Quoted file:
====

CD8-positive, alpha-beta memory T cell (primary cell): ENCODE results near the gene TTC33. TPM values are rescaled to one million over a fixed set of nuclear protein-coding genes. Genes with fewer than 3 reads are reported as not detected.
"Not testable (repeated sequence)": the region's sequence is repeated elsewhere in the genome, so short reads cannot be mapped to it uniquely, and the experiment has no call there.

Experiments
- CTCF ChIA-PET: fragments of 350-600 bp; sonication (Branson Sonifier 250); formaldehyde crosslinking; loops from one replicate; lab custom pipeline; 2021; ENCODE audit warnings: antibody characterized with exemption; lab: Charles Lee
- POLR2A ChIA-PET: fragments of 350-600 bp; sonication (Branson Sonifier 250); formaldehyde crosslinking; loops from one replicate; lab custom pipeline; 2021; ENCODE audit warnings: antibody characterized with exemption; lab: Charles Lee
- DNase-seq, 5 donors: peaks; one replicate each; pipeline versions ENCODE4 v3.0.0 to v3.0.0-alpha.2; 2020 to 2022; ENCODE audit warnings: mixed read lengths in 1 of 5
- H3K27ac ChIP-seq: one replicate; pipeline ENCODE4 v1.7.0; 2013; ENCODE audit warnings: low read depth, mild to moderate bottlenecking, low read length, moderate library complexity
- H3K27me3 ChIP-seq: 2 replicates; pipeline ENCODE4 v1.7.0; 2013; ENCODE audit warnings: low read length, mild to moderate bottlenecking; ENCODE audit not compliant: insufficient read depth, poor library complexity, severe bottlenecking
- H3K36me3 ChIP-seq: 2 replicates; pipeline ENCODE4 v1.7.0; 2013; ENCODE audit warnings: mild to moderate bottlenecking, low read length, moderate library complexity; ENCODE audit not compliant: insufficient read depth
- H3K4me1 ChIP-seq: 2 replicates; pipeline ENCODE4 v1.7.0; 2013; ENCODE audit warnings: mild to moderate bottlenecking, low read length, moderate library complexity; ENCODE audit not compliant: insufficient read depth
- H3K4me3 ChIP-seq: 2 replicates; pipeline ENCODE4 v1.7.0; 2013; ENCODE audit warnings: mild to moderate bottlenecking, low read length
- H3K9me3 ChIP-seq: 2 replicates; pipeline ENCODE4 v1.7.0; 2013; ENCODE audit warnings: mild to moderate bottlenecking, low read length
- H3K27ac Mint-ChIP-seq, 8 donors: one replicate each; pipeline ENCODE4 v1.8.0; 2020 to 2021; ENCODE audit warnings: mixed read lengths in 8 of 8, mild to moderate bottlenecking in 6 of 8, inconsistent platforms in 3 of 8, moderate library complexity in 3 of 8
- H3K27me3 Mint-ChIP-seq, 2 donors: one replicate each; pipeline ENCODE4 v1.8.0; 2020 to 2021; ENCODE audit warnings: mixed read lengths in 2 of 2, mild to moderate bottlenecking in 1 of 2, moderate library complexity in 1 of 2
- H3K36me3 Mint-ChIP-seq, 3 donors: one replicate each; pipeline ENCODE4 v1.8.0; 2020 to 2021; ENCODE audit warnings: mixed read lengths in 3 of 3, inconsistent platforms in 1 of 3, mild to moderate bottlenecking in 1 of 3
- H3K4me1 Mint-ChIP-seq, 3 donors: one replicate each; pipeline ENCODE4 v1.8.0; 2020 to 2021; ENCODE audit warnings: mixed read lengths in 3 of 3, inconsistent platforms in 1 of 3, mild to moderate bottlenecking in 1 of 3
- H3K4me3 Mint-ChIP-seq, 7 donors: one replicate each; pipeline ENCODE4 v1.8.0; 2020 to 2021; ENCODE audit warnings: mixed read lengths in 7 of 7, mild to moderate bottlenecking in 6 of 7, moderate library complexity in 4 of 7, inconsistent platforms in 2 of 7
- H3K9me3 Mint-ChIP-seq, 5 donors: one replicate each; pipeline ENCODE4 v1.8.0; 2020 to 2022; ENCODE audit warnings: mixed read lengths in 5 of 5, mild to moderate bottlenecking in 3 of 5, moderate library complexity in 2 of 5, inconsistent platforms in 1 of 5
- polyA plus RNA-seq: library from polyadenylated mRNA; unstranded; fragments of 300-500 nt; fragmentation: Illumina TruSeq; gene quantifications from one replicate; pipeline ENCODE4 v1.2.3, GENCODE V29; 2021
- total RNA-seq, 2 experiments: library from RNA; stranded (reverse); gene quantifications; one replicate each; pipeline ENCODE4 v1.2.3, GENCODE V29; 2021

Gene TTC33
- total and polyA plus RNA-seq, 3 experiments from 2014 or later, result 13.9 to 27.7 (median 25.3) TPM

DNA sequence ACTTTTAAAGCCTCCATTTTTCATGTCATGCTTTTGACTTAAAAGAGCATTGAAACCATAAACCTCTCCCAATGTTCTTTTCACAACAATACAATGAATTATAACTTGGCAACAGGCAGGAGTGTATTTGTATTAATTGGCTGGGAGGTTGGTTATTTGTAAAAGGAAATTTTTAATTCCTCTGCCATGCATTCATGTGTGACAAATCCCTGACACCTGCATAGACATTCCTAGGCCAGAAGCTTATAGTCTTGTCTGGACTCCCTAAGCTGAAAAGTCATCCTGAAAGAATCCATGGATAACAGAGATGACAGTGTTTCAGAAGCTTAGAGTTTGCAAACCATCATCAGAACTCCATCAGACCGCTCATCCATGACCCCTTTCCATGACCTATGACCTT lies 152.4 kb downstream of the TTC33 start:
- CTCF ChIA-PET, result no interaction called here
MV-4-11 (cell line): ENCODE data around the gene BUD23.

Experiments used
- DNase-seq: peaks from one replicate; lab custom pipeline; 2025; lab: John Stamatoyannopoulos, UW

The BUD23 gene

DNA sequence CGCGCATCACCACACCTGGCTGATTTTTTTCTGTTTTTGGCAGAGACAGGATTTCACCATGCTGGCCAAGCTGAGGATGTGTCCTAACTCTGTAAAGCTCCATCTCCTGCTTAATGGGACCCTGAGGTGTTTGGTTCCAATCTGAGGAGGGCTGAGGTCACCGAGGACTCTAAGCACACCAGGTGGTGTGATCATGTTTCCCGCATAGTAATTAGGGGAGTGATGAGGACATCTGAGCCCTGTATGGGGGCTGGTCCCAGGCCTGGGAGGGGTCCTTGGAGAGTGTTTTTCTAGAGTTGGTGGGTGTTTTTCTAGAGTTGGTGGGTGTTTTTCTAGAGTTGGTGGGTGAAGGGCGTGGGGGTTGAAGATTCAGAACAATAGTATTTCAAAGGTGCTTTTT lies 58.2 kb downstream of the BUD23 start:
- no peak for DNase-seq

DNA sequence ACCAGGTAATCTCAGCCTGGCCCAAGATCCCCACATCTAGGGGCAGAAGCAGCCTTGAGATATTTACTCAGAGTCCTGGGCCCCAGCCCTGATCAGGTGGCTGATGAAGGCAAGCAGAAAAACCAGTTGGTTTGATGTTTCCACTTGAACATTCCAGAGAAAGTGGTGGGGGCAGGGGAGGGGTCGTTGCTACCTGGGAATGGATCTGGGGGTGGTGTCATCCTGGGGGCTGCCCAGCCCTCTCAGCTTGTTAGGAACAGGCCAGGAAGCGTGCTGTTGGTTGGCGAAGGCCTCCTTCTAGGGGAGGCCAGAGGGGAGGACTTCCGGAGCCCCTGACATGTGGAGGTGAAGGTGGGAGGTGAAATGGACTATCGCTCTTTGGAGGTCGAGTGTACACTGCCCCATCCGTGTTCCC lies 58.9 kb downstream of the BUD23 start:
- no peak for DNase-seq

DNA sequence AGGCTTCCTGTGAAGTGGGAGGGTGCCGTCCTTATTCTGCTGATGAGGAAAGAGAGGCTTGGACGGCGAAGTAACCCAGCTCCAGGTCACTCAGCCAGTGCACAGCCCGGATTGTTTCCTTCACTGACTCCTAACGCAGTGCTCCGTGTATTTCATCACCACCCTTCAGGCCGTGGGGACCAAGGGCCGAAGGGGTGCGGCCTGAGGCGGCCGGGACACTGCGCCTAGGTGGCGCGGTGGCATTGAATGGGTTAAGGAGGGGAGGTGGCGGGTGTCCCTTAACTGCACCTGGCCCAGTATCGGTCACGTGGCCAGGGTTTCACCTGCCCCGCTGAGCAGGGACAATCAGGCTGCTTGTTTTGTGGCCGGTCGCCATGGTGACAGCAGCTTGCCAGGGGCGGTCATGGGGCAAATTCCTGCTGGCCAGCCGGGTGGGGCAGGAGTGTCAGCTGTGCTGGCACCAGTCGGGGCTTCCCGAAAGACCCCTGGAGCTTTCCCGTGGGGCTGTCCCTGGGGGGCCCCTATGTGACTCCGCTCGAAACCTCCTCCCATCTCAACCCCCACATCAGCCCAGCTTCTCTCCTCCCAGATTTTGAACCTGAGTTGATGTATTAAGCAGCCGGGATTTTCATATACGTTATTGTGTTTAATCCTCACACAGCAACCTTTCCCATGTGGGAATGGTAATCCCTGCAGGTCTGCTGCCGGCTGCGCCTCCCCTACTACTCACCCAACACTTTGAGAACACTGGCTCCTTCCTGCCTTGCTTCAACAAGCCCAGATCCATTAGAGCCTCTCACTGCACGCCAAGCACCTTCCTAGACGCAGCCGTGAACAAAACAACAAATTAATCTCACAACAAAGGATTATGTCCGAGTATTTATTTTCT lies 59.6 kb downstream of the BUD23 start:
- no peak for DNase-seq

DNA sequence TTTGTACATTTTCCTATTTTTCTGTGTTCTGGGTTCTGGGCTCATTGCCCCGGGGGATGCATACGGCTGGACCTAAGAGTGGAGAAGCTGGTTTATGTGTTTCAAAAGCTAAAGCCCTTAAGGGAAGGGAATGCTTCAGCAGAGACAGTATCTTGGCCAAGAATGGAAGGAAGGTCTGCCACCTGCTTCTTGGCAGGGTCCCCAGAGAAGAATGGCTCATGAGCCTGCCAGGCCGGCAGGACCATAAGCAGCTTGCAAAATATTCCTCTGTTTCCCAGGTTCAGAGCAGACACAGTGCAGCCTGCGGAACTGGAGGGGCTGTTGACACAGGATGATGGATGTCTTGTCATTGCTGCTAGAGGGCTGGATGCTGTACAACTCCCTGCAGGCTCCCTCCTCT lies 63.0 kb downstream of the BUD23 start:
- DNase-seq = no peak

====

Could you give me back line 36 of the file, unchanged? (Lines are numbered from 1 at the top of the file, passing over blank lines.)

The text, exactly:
- DNase-seq = no peak